Physics and engineering experts on Tuesday questioned the wisdom of loading lighter passengers toward the front of the raft that slides down the Verrückt water slide while placing heavier riders toward the back.
Kansas City, Kan., police confirmed that the three people riding the raft involved in the death of a 10-year-old Olathe boy on Aug. 7 at the Schlitterbahn Kansas City water park weighed a combined 545 pounds.
Police said 73-pound Caleb Schwab sat in the front seat of the raft, while a woman weighing 197 pounds and another woman weighing 275 pounds occupied the next two seats, respectively.
Officials are continuing to investigate the death of Caleb as he rode the Verrückt, the world’s tallest water slide located at the park in Kansas City, Kan.
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Mariusz Ziejewski, a professor in the department of engineering and director of the Impact Biomechanics Laboratory at North Dakota State University, said a balanced weight distribution should be a priority for a ride like Verrückt. Too much weight positioned toward the back of the raft, he said, could push the front of the boat upward.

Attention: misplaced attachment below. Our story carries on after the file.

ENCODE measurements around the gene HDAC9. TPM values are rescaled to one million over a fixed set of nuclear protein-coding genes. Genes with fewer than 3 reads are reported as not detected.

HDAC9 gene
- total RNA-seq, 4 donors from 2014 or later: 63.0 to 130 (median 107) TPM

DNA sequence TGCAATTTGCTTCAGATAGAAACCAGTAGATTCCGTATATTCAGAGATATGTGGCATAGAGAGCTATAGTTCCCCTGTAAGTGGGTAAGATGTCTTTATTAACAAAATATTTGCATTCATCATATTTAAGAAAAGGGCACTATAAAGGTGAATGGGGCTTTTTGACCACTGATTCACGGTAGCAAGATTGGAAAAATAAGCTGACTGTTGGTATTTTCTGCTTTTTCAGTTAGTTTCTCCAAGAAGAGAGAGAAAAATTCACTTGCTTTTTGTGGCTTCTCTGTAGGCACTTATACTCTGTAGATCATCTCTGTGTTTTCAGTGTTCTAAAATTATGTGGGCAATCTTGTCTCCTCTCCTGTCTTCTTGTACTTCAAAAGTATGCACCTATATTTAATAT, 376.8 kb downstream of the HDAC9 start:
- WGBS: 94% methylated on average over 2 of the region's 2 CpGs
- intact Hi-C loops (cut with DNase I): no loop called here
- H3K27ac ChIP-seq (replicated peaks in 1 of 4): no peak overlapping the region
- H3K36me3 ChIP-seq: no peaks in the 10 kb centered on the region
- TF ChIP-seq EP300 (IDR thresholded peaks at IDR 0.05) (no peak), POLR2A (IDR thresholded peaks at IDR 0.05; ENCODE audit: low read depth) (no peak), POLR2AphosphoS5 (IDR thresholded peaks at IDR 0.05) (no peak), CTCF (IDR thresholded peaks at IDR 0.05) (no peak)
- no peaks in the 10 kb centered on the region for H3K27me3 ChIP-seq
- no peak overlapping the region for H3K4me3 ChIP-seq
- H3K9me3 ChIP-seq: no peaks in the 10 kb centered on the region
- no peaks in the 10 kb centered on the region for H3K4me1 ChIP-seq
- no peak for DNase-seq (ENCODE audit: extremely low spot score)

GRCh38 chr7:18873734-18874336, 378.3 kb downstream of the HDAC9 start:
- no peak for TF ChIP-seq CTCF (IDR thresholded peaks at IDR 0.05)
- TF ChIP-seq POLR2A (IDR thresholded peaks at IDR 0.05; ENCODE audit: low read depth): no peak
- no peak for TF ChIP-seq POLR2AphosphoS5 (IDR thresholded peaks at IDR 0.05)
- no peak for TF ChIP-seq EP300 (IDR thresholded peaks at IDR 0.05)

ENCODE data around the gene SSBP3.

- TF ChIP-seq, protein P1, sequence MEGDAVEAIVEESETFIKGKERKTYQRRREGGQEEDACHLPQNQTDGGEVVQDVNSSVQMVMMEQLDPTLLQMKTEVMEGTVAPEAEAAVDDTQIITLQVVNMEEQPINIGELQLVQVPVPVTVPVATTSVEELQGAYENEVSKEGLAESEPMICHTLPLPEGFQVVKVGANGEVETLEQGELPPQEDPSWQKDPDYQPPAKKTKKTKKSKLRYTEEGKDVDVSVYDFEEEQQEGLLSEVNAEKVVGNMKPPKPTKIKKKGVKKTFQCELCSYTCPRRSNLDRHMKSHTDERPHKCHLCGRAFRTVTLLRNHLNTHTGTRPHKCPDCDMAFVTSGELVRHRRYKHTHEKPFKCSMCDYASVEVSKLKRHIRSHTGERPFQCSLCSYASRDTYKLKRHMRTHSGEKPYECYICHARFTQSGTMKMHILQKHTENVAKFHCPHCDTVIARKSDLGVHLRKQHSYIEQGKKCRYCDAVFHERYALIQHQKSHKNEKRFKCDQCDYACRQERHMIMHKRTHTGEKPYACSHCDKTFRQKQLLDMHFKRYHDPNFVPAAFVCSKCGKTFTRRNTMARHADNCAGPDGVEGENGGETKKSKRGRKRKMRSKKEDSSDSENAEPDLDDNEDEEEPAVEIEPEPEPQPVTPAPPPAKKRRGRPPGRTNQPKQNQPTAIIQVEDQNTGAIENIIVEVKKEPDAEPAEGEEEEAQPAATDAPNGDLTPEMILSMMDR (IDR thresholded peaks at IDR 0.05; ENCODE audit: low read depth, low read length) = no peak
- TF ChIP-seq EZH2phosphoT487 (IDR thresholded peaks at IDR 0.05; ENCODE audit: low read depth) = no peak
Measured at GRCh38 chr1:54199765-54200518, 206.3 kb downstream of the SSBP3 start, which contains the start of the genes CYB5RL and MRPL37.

“You kind of have this catapult upwards,” Ziejewski said. “Maybe this was a contributing factor. That’s not good.”
If the raft goes airborne, passengers run the risk of hitting the netting and metal supports that cover the slide. Police have said Caleb was decapitated on the ride. Investigators on the day of the death removed a section of netting on the ride’s second slope.
The laws of physics dictate that the greater the weight of the raft, the greater momentum it would have as it reached the bottom of the first 168-foot drop and began its 50-foot ascent up the ride’s subsequent rise.
The only slowing forces on a raft at that point would be gravity and friction from the water.
“If gravity is not enough to slow it down, and friction is not enough to slow it down, it (the raft) could go airborne. That’s a possibility,” said Paul Rulis, an assistant professor of physics at the University of Missouri-Kansas City.